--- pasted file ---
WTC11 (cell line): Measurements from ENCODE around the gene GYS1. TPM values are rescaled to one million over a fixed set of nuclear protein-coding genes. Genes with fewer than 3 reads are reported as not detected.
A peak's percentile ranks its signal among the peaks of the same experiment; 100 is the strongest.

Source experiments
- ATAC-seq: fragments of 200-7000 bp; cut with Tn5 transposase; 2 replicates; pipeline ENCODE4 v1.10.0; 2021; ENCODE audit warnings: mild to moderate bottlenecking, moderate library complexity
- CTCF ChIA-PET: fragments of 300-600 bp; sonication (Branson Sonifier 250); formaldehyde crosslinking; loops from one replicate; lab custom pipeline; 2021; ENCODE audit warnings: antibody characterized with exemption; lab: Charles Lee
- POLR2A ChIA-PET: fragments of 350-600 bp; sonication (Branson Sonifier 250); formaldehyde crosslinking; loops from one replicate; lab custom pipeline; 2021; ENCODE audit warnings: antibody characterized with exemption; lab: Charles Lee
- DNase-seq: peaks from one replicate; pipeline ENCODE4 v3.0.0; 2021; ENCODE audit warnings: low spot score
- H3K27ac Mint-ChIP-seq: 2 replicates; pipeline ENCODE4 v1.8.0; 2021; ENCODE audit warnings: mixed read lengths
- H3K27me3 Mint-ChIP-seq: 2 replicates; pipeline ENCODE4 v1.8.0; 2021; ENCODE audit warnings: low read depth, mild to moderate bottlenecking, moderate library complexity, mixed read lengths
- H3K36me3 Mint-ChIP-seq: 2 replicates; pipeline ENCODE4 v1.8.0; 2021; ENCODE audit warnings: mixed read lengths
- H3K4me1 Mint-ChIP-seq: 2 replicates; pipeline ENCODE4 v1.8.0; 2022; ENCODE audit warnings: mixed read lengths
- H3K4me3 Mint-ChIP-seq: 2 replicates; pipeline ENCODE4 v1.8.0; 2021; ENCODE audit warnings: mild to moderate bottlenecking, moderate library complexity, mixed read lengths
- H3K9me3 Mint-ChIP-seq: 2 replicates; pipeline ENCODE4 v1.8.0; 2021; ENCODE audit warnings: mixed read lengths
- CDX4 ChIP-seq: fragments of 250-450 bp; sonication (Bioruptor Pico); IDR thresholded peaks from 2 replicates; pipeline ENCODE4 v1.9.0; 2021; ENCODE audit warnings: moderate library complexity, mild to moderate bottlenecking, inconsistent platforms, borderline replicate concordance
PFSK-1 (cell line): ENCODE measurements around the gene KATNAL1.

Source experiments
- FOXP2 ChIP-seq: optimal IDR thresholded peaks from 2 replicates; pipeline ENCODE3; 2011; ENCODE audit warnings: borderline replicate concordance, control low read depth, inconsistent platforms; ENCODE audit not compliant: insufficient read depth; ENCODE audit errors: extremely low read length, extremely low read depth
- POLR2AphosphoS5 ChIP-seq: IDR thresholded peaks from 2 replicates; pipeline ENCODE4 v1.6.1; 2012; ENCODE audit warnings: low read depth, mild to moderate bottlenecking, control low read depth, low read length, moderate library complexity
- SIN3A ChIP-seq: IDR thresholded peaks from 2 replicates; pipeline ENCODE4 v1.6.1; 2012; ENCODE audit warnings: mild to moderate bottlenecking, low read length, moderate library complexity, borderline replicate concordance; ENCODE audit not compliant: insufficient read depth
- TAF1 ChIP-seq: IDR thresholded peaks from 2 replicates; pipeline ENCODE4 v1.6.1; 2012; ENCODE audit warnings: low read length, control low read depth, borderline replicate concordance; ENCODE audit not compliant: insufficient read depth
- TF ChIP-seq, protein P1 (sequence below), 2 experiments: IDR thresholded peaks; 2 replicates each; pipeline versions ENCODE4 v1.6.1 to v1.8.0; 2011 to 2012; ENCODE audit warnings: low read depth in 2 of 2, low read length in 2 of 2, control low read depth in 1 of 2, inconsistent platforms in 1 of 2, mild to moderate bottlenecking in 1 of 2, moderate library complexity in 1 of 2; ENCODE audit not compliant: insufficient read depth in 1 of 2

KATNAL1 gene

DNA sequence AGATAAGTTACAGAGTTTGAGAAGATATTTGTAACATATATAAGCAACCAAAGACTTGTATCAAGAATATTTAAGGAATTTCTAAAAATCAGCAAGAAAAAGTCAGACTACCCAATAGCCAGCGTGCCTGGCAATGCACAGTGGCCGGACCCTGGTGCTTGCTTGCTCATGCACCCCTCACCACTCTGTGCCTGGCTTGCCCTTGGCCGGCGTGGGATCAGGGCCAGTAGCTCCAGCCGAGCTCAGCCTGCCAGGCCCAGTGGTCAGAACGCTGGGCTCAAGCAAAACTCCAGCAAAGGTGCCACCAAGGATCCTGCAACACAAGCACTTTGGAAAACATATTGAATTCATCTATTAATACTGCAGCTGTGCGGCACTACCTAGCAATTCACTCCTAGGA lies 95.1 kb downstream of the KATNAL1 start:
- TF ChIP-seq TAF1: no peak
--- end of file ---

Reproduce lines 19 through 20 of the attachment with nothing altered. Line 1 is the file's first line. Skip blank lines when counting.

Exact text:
- SIN3A ChIP-seq: IDR thresholded peaks from 2 replicates; pipeline ENCODE4 v1.6.1; 2012; ENCODE audit warnings: mild to moderate bottlenecking, low read length, moderate library complexity, borderline replicate concordance; ENCODE audit not compliant: insufficient read depth
- TAF1 ChIP-seq: IDR thresholded peaks from 2 replicates; pipeline ENCODE4 v1.6.1; 2012; ENCODE audit warnings: low read length, control low read depth, borderline replicate concordance; ENCODE audit not compliant: insufficient read depth